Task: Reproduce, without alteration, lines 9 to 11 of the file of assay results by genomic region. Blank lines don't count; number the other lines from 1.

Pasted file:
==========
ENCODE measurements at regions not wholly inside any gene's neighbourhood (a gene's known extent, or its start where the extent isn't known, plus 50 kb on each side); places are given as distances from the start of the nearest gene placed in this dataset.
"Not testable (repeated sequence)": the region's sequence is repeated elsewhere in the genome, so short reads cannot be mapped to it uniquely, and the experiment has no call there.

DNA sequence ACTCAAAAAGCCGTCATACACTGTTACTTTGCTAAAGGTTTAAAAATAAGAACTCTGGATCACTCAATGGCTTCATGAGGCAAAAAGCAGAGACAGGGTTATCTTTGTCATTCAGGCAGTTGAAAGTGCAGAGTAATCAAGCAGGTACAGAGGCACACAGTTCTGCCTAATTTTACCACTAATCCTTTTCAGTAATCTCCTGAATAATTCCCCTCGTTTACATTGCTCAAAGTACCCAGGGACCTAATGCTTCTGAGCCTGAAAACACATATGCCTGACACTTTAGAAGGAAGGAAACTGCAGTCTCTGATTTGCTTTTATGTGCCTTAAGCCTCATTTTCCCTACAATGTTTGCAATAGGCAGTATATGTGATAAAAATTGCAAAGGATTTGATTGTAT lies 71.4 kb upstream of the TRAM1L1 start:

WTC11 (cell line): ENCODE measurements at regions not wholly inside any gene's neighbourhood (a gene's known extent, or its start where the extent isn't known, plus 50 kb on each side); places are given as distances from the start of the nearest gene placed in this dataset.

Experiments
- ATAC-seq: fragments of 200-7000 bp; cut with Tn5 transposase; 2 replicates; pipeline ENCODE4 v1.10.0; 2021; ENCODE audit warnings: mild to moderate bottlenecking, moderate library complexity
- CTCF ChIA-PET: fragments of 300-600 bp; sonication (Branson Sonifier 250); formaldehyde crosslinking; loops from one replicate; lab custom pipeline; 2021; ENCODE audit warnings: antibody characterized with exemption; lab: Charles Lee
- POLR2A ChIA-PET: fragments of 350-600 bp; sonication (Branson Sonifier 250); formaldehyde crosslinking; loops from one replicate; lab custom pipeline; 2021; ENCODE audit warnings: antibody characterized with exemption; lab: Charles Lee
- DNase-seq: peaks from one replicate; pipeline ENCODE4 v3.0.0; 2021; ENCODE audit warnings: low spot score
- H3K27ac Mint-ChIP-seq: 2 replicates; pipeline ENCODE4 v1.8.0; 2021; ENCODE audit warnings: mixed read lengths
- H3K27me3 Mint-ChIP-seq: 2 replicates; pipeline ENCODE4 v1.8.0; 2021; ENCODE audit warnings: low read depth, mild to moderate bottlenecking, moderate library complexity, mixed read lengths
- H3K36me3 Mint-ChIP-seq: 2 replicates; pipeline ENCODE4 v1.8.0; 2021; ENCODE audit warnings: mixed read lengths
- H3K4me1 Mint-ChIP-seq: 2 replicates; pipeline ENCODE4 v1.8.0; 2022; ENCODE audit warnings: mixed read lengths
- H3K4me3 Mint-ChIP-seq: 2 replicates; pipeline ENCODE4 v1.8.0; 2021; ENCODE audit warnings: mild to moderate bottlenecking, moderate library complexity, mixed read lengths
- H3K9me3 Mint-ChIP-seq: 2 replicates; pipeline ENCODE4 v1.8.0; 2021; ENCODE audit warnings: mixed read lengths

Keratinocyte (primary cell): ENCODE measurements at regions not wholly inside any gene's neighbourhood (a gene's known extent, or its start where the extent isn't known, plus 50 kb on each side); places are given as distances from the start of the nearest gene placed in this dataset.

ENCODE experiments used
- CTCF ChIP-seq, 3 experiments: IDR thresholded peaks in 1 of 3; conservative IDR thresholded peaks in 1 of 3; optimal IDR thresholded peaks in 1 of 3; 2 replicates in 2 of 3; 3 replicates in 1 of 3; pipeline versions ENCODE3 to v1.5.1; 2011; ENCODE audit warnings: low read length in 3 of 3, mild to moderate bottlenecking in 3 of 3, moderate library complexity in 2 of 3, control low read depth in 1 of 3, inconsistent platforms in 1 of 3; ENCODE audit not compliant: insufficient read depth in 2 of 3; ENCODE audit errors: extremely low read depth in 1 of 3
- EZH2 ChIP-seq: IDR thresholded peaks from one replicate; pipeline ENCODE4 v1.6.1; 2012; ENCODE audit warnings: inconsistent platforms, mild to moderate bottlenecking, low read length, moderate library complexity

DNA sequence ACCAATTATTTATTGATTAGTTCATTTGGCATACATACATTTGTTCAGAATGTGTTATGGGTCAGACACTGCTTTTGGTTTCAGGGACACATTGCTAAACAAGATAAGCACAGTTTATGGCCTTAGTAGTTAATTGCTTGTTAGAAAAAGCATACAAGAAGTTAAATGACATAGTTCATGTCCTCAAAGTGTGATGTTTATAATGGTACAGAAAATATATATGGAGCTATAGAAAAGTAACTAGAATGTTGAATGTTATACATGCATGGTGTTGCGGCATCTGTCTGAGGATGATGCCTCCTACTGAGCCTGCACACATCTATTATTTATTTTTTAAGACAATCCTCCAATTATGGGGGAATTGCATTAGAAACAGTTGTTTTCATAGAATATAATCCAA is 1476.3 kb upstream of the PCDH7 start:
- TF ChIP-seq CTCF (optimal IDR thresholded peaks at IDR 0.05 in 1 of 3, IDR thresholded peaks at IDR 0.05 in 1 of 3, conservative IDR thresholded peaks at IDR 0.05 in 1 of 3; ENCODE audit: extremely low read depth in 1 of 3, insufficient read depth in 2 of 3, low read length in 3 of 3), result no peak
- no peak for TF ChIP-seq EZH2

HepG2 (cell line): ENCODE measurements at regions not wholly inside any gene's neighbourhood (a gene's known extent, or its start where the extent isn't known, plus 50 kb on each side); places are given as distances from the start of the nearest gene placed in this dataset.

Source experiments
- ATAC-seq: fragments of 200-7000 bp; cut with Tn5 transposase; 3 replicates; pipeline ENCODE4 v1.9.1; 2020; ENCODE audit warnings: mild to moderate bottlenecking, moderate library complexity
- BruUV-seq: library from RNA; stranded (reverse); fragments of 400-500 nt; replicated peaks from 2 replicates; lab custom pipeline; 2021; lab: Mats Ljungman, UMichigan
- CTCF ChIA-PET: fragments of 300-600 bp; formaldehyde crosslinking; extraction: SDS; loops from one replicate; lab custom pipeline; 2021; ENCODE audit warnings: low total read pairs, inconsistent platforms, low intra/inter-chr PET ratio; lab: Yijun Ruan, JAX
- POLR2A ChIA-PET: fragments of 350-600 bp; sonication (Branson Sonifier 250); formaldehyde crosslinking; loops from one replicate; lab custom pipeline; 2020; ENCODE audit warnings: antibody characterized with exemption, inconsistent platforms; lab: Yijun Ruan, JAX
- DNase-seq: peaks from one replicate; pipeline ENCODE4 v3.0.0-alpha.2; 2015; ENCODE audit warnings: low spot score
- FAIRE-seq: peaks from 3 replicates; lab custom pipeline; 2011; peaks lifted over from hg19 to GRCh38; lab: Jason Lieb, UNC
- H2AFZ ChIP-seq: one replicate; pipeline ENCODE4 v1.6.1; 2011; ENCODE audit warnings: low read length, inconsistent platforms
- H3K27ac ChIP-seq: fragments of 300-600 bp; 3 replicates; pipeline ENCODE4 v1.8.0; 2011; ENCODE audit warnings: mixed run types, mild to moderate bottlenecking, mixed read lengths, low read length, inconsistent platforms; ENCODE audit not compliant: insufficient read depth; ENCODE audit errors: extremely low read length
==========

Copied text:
- DNase-seq: peaks from one replicate; pipeline ENCODE4 v3.0.0; 2021; ENCODE audit warnings: low spot score
- H3K27ac Mint-ChIP-seq: 2 replicates; pipeline ENCODE4 v1.8.0; 2021; ENCODE audit warnings: mixed read lengths
- H3K27me3 Mint-ChIP-seq: 2 replicates; pipeline ENCODE4 v1.8.0; 2021; ENCODE audit warnings: low read depth, mild to moderate bottlenecking, moderate library complexity, mixed read lengths